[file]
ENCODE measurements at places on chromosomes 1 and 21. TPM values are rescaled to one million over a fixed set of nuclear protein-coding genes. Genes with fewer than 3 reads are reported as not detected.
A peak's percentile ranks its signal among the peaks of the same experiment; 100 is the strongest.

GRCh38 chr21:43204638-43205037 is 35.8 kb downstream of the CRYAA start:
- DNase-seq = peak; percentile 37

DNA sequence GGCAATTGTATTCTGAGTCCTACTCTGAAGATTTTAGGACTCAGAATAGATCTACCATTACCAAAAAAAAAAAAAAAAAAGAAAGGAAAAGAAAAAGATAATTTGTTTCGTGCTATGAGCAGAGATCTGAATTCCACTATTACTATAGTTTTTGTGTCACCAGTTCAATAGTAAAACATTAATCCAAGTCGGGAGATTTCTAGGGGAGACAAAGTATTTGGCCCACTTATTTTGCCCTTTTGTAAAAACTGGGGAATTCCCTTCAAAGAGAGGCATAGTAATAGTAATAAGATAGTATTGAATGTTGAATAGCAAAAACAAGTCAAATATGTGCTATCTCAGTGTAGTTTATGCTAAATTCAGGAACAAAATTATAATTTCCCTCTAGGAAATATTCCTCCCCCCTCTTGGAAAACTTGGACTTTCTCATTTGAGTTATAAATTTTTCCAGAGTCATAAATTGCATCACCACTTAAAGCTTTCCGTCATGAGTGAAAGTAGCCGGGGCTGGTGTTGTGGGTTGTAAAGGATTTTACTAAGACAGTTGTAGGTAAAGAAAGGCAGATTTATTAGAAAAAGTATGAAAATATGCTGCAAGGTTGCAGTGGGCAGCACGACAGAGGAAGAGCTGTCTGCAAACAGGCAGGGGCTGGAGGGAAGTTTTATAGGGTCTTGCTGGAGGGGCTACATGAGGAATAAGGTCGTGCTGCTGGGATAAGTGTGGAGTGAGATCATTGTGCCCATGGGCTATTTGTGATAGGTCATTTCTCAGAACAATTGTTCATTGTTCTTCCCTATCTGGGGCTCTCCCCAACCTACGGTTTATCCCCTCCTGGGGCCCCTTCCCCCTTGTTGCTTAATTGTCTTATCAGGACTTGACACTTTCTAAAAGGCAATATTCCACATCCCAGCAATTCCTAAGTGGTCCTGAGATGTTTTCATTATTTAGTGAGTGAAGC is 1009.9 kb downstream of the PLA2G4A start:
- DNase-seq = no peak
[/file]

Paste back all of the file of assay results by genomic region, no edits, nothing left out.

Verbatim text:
ENCODE measurements at places on chromosomes 1 and 21. TPM values are rescaled to one million over a fixed set of nuclear protein-coding genes. Genes with fewer than 3 reads are reported as not detected.
A peak's percentile ranks its signal among the peaks of the same experiment; 100 is the strongest.

GRCh38 chr21:43204638-43205037 is 35.8 kb downstream of the CRYAA start:
- DNase-seq = peak; percentile 37

DNA sequence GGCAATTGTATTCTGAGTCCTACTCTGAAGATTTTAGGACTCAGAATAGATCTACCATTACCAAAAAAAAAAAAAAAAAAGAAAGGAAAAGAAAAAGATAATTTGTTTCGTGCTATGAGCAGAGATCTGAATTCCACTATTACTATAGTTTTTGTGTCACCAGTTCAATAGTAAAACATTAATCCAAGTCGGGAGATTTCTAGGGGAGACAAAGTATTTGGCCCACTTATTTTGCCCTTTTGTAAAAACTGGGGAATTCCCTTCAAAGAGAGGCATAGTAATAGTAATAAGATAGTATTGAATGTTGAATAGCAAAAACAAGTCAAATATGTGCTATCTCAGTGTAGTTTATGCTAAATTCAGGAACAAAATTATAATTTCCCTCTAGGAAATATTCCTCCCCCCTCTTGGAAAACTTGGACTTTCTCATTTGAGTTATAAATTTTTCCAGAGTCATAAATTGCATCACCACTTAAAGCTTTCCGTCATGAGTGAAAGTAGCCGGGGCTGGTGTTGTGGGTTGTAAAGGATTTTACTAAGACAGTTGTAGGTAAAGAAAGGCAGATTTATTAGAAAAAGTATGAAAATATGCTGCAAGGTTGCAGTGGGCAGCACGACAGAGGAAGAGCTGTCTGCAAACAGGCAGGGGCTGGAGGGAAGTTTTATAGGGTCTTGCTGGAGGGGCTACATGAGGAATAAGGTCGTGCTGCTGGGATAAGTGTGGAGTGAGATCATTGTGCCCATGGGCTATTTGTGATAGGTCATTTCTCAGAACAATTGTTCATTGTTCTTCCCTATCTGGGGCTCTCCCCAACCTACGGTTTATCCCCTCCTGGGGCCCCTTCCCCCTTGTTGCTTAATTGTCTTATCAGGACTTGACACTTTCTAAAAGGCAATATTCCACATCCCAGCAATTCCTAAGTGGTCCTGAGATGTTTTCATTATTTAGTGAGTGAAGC is 1009.9 kb downstream of the PLA2G4A start:
- DNase-seq = no peak